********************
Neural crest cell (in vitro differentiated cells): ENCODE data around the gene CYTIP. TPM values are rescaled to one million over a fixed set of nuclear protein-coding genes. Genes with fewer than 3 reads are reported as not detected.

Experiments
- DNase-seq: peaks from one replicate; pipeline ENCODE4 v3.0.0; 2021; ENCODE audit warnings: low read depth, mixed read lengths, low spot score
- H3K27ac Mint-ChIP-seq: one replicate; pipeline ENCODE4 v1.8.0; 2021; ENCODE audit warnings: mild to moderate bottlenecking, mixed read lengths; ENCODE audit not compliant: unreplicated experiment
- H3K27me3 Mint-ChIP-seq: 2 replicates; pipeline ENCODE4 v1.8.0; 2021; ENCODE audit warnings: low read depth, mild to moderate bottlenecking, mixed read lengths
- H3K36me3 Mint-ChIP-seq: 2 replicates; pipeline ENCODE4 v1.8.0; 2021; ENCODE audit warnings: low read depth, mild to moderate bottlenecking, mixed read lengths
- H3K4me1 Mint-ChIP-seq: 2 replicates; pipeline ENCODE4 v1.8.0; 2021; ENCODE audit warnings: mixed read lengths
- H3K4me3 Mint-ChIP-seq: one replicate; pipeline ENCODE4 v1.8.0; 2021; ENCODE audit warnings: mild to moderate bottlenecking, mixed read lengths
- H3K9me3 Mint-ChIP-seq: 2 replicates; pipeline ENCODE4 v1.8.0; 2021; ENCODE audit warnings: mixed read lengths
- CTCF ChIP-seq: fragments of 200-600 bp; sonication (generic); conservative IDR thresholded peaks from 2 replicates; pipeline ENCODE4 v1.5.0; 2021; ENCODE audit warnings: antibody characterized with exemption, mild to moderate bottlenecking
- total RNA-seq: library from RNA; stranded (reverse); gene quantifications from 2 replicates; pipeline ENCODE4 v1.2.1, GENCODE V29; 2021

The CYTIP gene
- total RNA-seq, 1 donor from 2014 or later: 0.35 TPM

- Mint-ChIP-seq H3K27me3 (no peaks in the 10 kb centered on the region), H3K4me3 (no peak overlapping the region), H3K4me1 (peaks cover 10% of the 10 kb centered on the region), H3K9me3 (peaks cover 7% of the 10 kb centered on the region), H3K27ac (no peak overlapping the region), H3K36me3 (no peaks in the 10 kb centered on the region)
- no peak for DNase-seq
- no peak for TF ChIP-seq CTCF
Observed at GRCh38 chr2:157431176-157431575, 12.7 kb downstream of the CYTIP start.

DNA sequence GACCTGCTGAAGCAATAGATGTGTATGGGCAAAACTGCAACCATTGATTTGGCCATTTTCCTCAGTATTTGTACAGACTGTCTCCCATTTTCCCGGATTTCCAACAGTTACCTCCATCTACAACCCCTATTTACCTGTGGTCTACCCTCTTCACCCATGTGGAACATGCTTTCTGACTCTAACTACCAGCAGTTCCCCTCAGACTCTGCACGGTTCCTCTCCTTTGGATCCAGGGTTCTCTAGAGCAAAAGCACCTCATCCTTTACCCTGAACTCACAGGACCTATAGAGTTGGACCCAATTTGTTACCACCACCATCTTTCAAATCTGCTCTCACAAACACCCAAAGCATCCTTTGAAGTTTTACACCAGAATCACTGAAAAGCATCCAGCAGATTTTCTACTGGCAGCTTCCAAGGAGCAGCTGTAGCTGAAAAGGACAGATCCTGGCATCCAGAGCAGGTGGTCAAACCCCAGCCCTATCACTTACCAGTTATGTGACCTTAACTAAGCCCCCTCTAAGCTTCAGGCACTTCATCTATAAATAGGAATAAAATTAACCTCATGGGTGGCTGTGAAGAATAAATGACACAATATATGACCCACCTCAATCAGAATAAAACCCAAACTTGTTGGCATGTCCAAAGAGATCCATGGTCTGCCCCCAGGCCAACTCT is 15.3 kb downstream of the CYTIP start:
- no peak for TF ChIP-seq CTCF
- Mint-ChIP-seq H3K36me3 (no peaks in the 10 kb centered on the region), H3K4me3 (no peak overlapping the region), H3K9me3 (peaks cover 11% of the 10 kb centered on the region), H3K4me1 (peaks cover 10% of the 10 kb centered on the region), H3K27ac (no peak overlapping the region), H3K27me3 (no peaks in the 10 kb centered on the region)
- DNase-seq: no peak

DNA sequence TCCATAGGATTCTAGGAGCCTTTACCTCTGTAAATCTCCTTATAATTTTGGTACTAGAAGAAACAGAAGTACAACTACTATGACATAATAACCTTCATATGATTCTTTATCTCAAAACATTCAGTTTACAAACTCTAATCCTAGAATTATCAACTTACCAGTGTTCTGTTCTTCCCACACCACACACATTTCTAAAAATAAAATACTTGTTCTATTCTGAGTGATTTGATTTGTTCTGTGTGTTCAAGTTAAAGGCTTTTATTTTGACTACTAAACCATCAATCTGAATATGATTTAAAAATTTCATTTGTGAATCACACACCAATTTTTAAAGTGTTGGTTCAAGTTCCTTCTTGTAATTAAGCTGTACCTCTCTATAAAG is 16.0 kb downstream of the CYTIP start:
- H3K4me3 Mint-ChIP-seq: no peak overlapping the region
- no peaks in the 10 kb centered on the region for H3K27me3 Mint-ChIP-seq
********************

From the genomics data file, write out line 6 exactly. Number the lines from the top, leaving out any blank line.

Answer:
- H3K36me3 Mint-ChIP-seq: 2 replicates; pipeline ENCODE4 v1.8.0; 2021; ENCODE audit warnings: low read depth, mild to moderate bottlenecking, mixed read lengths